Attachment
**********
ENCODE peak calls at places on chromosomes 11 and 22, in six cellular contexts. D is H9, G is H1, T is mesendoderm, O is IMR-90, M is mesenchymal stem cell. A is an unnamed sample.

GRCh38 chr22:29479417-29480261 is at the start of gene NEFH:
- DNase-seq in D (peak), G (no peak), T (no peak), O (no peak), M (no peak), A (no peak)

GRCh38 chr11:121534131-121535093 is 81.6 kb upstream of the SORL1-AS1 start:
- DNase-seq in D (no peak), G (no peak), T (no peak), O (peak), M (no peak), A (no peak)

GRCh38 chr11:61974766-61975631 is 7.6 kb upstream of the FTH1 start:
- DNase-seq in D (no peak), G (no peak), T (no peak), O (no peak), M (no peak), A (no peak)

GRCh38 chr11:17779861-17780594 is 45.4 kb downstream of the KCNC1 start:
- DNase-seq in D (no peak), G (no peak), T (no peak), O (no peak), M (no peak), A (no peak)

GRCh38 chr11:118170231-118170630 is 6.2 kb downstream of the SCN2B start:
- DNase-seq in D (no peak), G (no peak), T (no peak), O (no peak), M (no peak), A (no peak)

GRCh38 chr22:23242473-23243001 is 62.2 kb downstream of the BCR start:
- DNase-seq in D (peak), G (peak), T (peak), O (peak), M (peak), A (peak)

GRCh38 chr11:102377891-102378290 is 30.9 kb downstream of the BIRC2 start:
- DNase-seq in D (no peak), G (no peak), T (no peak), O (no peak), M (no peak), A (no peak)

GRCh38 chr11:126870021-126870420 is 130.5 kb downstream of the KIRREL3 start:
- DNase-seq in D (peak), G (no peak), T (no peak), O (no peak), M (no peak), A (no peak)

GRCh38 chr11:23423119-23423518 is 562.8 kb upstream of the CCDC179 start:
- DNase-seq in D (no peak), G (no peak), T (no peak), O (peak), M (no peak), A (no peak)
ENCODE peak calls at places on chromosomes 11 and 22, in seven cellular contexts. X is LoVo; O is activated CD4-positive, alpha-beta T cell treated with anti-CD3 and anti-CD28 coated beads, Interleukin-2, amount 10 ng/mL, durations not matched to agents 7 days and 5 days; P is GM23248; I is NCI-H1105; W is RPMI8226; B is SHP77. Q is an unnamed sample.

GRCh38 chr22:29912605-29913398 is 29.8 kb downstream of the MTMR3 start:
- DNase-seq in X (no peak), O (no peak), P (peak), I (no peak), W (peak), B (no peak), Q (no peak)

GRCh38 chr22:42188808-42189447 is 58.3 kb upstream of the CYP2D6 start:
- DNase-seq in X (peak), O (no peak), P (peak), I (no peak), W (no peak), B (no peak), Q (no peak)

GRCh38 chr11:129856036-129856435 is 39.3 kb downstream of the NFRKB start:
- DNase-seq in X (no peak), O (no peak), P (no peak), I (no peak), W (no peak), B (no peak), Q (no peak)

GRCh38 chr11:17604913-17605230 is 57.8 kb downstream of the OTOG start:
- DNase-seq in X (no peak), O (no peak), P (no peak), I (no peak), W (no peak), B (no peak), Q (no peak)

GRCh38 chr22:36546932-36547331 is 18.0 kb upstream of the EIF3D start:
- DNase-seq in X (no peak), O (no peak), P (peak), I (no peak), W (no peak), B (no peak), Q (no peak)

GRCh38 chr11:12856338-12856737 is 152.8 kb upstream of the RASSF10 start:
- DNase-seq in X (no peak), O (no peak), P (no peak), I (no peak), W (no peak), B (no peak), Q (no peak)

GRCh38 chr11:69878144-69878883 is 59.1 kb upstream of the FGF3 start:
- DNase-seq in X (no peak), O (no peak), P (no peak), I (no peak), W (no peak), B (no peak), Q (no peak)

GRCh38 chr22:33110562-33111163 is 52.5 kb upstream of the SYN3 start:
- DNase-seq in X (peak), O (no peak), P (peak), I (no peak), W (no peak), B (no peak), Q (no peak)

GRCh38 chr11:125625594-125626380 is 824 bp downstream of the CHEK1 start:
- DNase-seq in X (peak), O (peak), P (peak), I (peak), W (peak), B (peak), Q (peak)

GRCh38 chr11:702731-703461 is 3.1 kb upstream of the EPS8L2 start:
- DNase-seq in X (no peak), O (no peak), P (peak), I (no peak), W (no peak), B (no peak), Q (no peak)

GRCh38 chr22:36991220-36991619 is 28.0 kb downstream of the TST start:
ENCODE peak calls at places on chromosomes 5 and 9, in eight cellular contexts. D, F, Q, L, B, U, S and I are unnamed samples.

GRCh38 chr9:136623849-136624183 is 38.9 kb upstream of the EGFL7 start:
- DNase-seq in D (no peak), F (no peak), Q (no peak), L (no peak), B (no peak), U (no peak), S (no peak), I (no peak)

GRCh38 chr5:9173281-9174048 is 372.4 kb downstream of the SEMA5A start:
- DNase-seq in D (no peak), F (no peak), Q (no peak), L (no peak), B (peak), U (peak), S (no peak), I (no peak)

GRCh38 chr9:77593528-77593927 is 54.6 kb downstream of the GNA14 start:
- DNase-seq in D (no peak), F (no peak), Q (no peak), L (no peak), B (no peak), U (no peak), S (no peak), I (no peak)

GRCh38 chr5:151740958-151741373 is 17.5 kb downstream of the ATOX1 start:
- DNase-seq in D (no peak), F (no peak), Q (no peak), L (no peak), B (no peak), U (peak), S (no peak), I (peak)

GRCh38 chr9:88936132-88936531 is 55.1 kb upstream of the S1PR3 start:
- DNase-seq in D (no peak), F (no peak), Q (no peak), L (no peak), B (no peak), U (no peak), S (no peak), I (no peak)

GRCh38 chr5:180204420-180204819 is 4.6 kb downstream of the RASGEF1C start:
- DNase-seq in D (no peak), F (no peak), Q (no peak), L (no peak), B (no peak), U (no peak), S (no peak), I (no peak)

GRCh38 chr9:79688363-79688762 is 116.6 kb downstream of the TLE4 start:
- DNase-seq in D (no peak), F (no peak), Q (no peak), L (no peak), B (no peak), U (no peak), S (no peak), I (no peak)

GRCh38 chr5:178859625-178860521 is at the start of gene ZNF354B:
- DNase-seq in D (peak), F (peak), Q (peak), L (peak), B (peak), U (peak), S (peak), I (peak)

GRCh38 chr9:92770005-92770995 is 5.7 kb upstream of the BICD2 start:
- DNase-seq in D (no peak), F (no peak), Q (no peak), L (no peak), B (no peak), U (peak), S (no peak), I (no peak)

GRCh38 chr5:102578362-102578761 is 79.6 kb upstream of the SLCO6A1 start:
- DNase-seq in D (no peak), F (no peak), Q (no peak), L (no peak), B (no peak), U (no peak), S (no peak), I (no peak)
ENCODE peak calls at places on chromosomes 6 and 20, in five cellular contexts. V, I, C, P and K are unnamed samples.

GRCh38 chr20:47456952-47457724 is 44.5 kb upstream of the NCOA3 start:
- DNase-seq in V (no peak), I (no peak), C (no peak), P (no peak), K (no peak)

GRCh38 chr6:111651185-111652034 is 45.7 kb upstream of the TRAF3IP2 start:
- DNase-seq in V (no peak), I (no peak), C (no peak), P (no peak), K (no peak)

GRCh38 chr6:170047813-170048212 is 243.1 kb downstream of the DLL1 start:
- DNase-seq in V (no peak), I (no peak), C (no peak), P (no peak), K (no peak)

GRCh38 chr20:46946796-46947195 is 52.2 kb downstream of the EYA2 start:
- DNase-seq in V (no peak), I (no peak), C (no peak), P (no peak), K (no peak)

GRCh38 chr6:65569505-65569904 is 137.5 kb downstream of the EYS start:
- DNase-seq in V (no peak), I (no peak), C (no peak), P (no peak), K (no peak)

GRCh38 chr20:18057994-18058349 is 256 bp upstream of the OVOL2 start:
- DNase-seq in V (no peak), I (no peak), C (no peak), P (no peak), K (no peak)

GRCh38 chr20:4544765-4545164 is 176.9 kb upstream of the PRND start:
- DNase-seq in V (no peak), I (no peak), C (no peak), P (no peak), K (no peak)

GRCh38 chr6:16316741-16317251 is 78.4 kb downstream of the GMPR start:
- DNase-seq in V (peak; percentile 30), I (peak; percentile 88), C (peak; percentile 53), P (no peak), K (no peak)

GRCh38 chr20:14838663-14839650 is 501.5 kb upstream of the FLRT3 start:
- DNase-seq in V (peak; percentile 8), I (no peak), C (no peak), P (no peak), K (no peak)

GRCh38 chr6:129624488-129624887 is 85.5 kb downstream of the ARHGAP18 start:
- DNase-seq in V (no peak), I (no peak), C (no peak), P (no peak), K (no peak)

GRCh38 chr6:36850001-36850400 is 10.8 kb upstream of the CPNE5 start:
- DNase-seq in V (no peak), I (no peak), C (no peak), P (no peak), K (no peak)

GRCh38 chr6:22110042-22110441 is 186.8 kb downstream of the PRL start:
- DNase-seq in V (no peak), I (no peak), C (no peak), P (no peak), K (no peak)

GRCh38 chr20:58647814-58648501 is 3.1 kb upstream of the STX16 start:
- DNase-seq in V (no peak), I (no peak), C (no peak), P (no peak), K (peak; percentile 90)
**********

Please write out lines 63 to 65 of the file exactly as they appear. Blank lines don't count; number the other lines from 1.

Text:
ENCODE peak calls at places on chromosomes 6 and 20, in five cellular contexts. V, I, C, P and K are unnamed samples.

GRCh38 chr20:47456952-47457724 is 44.5 kb upstream of the NCOA3 start:
- DNase-seq in V (no peak), I (no peak), C (no peak), P (no peak), K (no peak)